BACKGROUND - Aberrations in body perception are common in psychotic disorders. The insula and temporoparietal junction (TPJ) are involved in body ownership and spatial perception suggesting that abnormal structure of these regions might be related to the expression of perceptual aberrations in psychosis.
METHODS - 58 individuals with a primary psychotic disorder and 40 healthy subjects completed the Chapman Perceptual Aberration Scale (PAS) and underwent structural magnetic resonance imaging (MRI). Grey matter volume was extracted from a-priori defined TPJ, whole insula, and insula sub-division regions-of-interest (ROIs) and correlated with PAS scores. Additionally, a voxel-based morphometry (VBM) analysis examining the correlation between voxel-wise grey matter volume and PAS scores was conducted.
RESULTS - PAS scores in psychosis patients correlated with bilateral whole insula (right: r=-0.30, p=0.026; left: r=-0.35, p=0.011) and right TPJ (r=-0.27, p=0.024) volumes. The correlation between grey matter volume and PAS was strongest for the posterior sub-division of the insula (right: r=-0.32, p=0.017; left: r=-0.37, p=0.006). VBM analyses confirmed the ROI results: negative correlations with PAS were identified in clusters within the posterior and dorsal anterior insula, and the right TPJ. An exploratory, whole-brain analysis also revealed two additional regions located in the left middle orbitofrontal gyrus and left inferior temporal gyrus that inversely correlated with PAS scores.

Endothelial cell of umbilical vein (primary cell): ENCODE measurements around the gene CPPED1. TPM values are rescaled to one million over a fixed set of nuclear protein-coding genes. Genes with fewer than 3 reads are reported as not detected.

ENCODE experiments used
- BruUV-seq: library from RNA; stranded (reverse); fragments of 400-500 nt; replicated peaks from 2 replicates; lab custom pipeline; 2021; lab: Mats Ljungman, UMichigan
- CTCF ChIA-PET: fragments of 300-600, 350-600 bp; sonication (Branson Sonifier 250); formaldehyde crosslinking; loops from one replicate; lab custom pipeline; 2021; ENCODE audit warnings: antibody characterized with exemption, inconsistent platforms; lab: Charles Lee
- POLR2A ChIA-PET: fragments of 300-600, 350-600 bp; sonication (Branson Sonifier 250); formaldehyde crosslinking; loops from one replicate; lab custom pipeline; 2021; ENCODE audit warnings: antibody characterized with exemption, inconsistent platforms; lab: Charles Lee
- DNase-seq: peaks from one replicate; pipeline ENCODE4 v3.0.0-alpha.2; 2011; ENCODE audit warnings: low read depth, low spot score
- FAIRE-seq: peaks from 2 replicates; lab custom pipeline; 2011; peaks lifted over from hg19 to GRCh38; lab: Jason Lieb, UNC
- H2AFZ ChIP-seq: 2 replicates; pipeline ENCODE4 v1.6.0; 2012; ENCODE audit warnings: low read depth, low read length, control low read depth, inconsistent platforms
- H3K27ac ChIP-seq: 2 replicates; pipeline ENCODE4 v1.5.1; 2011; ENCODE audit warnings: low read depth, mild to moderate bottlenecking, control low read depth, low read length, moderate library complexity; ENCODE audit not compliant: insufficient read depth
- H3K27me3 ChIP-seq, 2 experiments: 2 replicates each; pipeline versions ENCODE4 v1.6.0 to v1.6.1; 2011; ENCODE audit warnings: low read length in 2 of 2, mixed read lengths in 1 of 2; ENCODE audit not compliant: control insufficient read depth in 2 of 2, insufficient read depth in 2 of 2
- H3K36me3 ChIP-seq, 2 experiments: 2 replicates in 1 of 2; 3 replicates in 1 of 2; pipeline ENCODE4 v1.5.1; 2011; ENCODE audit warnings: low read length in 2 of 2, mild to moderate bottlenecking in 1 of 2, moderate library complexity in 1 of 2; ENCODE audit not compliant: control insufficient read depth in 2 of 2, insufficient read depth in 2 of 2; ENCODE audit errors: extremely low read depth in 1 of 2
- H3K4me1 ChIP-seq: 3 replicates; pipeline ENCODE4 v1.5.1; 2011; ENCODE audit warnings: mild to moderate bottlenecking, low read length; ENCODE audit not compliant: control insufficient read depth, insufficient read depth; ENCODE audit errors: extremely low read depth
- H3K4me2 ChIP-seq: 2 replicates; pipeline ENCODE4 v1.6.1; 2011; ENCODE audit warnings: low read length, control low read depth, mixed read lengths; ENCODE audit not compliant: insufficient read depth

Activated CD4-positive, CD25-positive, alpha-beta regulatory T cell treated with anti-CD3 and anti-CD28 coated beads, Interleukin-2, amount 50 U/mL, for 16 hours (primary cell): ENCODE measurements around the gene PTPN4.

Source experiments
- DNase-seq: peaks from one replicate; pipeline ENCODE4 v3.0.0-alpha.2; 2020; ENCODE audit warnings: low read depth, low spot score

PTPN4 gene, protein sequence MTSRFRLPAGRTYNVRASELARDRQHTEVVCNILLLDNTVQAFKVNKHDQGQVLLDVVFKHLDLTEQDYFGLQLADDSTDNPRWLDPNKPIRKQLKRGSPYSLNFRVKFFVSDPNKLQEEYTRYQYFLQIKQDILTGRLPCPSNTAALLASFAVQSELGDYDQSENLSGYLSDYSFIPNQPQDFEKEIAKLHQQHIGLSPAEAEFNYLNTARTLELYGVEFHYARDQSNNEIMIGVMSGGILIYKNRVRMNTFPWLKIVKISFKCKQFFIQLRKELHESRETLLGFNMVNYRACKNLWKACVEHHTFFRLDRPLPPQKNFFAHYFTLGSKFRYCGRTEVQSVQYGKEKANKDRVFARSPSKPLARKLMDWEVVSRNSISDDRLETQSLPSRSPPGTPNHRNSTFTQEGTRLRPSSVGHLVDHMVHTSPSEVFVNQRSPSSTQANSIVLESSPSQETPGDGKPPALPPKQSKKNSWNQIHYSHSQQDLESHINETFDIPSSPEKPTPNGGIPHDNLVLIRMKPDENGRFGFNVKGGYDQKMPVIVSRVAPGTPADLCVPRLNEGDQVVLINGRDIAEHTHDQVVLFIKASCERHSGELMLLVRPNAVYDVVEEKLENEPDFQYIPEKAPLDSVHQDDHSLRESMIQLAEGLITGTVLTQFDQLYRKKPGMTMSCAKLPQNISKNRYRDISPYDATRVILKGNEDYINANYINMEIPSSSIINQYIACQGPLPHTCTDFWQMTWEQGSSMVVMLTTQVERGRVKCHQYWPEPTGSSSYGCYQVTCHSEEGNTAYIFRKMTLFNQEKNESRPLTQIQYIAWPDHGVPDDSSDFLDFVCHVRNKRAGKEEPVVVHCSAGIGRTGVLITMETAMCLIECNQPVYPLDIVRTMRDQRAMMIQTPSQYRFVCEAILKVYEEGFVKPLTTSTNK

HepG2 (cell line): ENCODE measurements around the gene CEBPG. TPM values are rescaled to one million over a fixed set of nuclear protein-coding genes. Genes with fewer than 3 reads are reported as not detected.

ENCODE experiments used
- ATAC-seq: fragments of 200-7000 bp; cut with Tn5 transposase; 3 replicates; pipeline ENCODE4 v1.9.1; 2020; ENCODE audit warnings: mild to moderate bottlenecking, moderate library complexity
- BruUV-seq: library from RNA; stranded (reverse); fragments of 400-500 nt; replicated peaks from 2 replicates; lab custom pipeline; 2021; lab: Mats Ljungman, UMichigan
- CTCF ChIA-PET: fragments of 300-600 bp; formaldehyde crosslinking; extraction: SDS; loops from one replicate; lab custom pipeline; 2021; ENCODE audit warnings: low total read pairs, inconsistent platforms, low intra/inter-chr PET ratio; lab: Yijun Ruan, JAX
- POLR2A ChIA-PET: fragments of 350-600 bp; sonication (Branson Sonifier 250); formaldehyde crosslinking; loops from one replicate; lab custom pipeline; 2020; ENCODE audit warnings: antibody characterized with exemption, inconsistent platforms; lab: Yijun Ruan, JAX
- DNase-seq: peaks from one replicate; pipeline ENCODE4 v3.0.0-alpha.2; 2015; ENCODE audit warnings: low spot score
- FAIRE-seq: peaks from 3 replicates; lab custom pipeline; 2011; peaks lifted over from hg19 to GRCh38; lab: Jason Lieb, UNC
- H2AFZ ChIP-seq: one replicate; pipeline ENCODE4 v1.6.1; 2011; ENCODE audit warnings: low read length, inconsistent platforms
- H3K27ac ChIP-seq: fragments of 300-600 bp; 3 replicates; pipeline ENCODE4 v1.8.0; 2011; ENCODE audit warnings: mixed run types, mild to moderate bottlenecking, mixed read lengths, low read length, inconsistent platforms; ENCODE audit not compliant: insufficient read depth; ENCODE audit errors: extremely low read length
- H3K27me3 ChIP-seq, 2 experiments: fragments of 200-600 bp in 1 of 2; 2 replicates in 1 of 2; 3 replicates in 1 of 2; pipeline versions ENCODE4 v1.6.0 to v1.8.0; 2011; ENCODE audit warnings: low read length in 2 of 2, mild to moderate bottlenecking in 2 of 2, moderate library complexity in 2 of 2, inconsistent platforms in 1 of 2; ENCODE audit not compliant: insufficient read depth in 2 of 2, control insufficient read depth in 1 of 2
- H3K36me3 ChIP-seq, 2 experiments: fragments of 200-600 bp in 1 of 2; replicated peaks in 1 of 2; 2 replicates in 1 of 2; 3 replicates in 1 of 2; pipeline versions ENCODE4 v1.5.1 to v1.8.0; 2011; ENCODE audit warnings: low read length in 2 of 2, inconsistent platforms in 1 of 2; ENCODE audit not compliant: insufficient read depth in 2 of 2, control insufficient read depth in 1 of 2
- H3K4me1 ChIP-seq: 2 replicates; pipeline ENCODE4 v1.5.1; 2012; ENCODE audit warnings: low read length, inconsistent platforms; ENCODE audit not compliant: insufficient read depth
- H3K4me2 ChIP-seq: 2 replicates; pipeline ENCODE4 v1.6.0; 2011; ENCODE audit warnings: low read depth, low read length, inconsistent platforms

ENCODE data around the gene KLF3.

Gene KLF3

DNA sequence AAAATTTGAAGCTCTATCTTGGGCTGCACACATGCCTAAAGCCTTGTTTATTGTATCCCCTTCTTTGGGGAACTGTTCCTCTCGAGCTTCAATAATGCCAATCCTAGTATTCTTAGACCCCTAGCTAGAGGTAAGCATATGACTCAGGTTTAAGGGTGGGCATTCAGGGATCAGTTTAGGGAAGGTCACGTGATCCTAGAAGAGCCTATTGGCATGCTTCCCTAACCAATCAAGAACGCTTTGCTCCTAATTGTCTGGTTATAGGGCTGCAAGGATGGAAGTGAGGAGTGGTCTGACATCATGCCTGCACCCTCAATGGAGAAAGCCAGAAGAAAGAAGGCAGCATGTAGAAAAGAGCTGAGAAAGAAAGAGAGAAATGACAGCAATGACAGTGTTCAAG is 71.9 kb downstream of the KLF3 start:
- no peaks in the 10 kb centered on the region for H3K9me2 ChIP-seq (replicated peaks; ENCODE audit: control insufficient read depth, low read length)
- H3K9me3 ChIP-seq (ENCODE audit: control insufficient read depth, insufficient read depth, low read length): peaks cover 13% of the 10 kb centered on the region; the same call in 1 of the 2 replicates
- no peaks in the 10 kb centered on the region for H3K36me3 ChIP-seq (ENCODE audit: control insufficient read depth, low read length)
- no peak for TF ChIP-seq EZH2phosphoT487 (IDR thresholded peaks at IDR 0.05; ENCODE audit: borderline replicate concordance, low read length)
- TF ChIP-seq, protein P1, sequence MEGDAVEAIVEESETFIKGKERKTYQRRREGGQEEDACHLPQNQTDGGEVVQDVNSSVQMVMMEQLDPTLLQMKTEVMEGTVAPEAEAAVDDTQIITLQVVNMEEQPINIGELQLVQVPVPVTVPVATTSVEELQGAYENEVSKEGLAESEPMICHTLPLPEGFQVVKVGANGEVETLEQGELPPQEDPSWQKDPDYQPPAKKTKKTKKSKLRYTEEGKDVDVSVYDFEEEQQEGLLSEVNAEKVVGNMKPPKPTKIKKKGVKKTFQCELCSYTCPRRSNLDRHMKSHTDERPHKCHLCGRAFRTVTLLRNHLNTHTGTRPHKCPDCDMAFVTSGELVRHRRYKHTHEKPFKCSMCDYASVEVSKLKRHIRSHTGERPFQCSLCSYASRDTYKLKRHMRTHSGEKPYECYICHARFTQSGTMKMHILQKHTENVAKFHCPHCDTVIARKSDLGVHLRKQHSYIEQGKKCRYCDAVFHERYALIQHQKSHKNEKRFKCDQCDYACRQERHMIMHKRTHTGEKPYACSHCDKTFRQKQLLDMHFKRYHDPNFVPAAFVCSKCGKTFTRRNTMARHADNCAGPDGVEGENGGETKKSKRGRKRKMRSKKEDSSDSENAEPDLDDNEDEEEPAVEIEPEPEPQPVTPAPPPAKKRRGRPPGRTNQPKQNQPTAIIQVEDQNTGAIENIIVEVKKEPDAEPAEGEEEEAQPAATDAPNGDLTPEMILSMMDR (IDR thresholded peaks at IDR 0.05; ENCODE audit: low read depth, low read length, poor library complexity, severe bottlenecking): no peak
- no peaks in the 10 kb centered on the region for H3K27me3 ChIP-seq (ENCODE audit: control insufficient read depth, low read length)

CONCLUSIONS - Perceptual aberrations in individuals with psychosis are related to lower grey matter volume in the insula and TPJ. This relationship was strongest in the posterior region of the insula and right TPJ; brain areas that have been implicated in interoception and somesthesis.
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